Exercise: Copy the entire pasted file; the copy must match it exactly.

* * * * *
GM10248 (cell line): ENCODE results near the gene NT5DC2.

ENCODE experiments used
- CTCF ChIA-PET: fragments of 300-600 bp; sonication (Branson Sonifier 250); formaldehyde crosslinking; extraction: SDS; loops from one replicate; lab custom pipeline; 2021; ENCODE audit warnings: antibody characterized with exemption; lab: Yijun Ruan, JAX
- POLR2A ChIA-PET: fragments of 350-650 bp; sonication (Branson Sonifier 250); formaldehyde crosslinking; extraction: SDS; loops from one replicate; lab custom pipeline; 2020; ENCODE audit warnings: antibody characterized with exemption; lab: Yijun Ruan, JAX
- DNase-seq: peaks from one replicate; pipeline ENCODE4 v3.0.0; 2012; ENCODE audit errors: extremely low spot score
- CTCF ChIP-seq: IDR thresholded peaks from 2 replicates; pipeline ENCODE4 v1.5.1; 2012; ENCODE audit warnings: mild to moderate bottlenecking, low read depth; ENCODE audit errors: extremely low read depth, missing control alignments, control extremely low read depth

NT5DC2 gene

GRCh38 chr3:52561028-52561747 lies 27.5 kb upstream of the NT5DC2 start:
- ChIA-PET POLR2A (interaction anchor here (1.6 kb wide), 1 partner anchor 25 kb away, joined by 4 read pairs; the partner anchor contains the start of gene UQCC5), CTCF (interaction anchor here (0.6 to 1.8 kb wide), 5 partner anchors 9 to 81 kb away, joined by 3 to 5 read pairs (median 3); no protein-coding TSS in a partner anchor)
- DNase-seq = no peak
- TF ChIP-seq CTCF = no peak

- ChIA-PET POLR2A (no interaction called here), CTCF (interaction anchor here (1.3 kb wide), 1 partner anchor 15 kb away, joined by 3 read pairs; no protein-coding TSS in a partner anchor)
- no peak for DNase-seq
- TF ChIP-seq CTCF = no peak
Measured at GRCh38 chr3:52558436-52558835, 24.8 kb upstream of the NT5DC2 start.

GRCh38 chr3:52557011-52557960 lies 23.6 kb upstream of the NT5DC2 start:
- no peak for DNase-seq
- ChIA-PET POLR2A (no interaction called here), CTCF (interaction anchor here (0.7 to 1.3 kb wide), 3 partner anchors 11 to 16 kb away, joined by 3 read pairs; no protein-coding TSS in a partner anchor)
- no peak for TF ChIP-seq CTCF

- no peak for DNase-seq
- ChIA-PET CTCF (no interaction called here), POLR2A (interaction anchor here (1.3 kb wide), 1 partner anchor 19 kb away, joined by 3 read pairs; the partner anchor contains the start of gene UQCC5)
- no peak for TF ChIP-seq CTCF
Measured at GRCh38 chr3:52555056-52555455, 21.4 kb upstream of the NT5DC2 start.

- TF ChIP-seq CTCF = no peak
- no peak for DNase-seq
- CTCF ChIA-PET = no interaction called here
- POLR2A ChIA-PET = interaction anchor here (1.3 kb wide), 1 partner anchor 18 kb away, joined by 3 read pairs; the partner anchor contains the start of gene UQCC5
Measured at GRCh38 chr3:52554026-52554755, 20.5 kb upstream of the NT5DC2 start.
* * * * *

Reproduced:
GM10248 (cell line): ENCODE results near the gene NT5DC2.

ENCODE experiments used
- CTCF ChIA-PET: fragments of 300-600 bp; sonication (Branson Sonifier 250); formaldehyde crosslinking; extraction: SDS; loops from one replicate; lab custom pipeline; 2021; ENCODE audit warnings: antibody characterized with exemption; lab: Yijun Ruan, JAX
- POLR2A ChIA-PET: fragments of 350-650 bp; sonication (Branson Sonifier 250); formaldehyde crosslinking; extraction: SDS; loops from one replicate; lab custom pipeline; 2020; ENCODE audit warnings: antibody characterized with exemption; lab: Yijun Ruan, JAX
- DNase-seq: peaks from one replicate; pipeline ENCODE4 v3.0.0; 2012; ENCODE audit errors: extremely low spot score
- CTCF ChIP-seq: IDR thresholded peaks from 2 replicates; pipeline ENCODE4 v1.5.1; 2012; ENCODE audit warnings: mild to moderate bottlenecking, low read depth; ENCODE audit errors: extremely low read depth, missing control alignments, control extremely low read depth

NT5DC2 gene

GRCh38 chr3:52561028-52561747 lies 27.5 kb upstream of the NT5DC2 start:
- ChIA-PET POLR2A (interaction anchor here (1.6 kb wide), 1 partner anchor 25 kb away, joined by 4 read pairs; the partner anchor contains the start of gene UQCC5), CTCF (interaction anchor here (0.6 to 1.8 kb wide), 5 partner anchors 9 to 81 kb away, joined by 3 to 5 read pairs (median 3); no protein-coding TSS in a partner anchor)
- DNase-seq = no peak
- TF ChIP-seq CTCF = no peak

- ChIA-PET POLR2A (no interaction called here), CTCF (interaction anchor here (1.3 kb wide), 1 partner anchor 15 kb away, joined by 3 read pairs; no protein-coding TSS in a partner anchor)
- no peak for DNase-seq
- TF ChIP-seq CTCF = no peak
Measured at GRCh38 chr3:52558436-52558835, 24.8 kb upstream of the NT5DC2 start.

GRCh38 chr3:52557011-52557960 lies 23.6 kb upstream of the NT5DC2 start:
- no peak for DNase-seq
- ChIA-PET POLR2A (no interaction called here), CTCF (interaction anchor here (0.7 to 1.3 kb wide), 3 partner anchors 11 to 16 kb away, joined by 3 read pairs; no protein-coding TSS in a partner anchor)
- no peak for TF ChIP-seq CTCF

- no peak for DNase-seq
- ChIA-PET CTCF (no interaction called here), POLR2A (interaction anchor here (1.3 kb wide), 1 partner anchor 19 kb away, joined by 3 read pairs; the partner anchor contains the start of gene UQCC5)
- no peak for TF ChIP-seq CTCF
Measured at GRCh38 chr3:52555056-52555455, 21.4 kb upstream of the NT5DC2 start.

- TF ChIP-seq CTCF = no peak
- no peak for DNase-seq
- CTCF ChIA-PET = no interaction called here
- POLR2A ChIA-PET = interaction anchor here (1.3 kb wide), 1 partner anchor 18 kb away, joined by 3 read pairs; the partner anchor contains the start of gene UQCC5
Measured at GRCh38 chr3:52554026-52554755, 20.5 kb upstream of the NT5DC2 start.